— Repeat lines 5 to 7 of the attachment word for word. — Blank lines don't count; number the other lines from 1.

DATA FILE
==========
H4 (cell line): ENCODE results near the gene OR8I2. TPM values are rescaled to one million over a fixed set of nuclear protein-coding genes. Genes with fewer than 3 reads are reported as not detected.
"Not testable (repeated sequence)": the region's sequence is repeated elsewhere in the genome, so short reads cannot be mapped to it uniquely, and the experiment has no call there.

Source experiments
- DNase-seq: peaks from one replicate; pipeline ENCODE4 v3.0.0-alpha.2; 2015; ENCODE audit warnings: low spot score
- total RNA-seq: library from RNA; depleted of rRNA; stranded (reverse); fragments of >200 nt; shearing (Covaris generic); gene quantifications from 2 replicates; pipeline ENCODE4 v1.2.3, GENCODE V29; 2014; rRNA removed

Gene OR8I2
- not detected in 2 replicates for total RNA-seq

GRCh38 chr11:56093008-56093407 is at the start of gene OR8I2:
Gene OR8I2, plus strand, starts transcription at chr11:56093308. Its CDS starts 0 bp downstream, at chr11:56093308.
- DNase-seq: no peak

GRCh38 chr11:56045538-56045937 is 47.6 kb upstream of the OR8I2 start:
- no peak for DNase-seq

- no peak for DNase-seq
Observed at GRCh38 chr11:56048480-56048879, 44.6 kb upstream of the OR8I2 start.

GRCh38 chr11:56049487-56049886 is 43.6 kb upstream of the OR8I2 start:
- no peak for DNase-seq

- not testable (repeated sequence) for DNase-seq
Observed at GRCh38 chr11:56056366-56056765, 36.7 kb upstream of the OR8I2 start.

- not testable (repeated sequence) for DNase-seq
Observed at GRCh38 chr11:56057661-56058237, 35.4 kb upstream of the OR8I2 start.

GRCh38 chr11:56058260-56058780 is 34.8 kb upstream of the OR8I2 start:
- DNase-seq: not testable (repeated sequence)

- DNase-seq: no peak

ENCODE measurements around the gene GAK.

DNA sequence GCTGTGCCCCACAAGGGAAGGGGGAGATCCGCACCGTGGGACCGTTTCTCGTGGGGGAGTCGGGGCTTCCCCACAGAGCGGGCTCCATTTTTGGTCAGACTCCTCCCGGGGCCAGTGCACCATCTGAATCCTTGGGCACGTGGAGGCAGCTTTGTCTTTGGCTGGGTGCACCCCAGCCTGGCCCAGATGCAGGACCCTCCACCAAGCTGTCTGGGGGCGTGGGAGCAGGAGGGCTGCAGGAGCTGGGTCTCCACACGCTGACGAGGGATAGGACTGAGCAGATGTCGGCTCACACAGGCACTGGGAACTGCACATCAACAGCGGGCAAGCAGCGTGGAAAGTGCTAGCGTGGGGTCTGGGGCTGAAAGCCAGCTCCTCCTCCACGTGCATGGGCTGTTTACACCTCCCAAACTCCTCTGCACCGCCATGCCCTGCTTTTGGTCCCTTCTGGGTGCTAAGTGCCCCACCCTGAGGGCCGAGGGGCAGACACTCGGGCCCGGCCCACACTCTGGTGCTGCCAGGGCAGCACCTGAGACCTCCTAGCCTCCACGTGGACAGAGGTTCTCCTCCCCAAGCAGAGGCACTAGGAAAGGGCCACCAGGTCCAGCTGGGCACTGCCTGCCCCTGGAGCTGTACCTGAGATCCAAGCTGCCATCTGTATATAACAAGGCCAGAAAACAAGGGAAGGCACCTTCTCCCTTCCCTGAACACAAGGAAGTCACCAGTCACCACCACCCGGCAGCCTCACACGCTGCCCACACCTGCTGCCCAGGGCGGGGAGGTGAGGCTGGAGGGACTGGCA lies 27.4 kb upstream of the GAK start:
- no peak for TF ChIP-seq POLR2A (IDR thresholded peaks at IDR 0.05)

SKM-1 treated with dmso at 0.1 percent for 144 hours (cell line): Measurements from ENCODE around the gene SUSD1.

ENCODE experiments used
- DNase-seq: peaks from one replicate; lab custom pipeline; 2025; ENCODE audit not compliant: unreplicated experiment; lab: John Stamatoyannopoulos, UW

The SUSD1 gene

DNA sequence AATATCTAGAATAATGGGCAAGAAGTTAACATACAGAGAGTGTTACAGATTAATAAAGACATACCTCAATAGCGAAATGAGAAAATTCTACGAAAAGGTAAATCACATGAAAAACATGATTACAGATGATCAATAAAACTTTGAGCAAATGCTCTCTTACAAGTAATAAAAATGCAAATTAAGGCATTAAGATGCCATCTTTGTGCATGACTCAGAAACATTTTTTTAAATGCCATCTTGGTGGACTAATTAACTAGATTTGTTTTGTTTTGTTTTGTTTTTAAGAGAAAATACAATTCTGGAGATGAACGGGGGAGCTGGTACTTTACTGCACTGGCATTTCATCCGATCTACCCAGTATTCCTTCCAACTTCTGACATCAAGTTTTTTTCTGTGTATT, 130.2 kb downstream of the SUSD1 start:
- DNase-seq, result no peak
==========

- total RNA-seq: library from RNA; depleted of rRNA; stranded (reverse); fragments of >200 nt; shearing (Covaris generic); gene quantifications from 2 replicates; pipeline ENCODE4 v1.2.3, GENCODE V29; 2014; rRNA removed

Gene OR8I2
- not detected in 2 replicates for total RNA-seq